verb (used without object)
verb (used with object)
Origin of whimper
Examples from the Web for whimper
Did the French monarchy end not with a bang—or a whimper—but a smile?
Democratic capitalism had won the Cold War not with a bang, but a whimper.The Man Who Knew Russia Best: George Kennan’s Revealing Diaries|James A. Warren|March 10, 2014|DAILY BEAST
In Kyushu, where the yakuza are deeply rooted, they are not leaving with a whimper, they are leaving with a bang.
Without a bang or a whimper, the Grand Bargain died this week.RIP: Obama’s Grand Bargain With the GOP on Entitlements|John Avlon|March 2, 2014|DAILY BEAST
This is the way the World Economic Forum ends every year, not with a bang, but a whimper.
Christie moved slowly away toward her own house, but before she could reach the door she began to whimper—little fool.Christie Johnstone|Charles Reade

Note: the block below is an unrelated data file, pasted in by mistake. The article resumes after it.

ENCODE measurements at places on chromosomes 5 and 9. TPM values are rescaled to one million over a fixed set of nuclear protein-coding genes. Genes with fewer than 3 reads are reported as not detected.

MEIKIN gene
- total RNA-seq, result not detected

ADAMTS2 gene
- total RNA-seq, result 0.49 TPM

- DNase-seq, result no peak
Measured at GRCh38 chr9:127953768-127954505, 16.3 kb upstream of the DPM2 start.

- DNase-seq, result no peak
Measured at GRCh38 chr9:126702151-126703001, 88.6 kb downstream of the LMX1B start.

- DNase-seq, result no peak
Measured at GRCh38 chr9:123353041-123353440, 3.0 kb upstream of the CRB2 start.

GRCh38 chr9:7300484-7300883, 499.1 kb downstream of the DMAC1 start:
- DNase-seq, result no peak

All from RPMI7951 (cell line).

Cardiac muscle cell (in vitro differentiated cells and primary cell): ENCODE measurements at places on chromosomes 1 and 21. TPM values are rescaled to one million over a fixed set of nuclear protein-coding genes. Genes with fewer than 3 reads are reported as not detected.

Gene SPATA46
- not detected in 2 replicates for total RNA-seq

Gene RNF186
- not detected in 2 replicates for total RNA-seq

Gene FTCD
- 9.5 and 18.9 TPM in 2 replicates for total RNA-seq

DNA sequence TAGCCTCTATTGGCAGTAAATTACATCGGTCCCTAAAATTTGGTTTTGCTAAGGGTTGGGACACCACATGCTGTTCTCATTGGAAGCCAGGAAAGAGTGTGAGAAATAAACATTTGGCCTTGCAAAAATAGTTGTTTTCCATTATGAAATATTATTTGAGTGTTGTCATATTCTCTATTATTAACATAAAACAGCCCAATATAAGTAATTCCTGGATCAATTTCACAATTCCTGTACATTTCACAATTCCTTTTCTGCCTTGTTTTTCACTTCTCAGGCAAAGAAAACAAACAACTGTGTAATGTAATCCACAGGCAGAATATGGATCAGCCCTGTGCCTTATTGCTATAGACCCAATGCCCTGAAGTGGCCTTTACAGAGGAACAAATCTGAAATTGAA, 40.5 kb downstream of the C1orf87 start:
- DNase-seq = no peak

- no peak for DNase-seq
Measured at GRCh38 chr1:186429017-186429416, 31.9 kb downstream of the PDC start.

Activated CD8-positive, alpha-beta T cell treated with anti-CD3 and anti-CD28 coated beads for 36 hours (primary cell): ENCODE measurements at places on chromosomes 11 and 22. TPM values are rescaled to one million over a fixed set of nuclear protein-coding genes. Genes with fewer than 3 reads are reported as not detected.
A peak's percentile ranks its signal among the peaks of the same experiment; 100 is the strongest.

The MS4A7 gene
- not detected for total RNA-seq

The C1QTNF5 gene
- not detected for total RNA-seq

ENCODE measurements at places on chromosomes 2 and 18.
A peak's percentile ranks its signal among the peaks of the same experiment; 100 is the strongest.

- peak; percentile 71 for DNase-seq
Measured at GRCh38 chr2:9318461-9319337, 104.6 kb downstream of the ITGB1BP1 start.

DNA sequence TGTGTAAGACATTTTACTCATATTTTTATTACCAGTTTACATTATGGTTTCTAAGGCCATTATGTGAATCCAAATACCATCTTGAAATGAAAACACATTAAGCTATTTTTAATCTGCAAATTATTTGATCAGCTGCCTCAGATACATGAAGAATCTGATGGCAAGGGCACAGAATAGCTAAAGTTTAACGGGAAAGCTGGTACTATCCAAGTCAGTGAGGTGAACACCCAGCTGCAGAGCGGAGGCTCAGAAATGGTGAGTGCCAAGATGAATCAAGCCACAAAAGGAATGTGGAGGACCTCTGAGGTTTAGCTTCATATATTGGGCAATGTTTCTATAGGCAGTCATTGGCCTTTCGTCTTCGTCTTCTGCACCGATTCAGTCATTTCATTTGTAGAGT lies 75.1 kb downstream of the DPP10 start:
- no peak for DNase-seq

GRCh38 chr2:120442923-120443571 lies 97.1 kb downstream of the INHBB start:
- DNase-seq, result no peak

Rome may crawl and whimper at your feet—I, Cornelia, scorn you!Quintus Claudius, Volume 2 of 2|Ernst Eckstein
A bull terrier dying of gastritis recognized him and began to whimper feebly.McTeague|Frank Norris
But she gave up, and did nothing but whimper, and it maddened me.
Ejaculations of alarm were heard all round, and several of the girls began to whimper.Facing Death|G. A. Henty
Word Origin for whimper
1510s, probably of imitative origin, or from German wimmern "to whimper, moan." The noun is first recorded c.1700. Related: Whimpered; whimpering.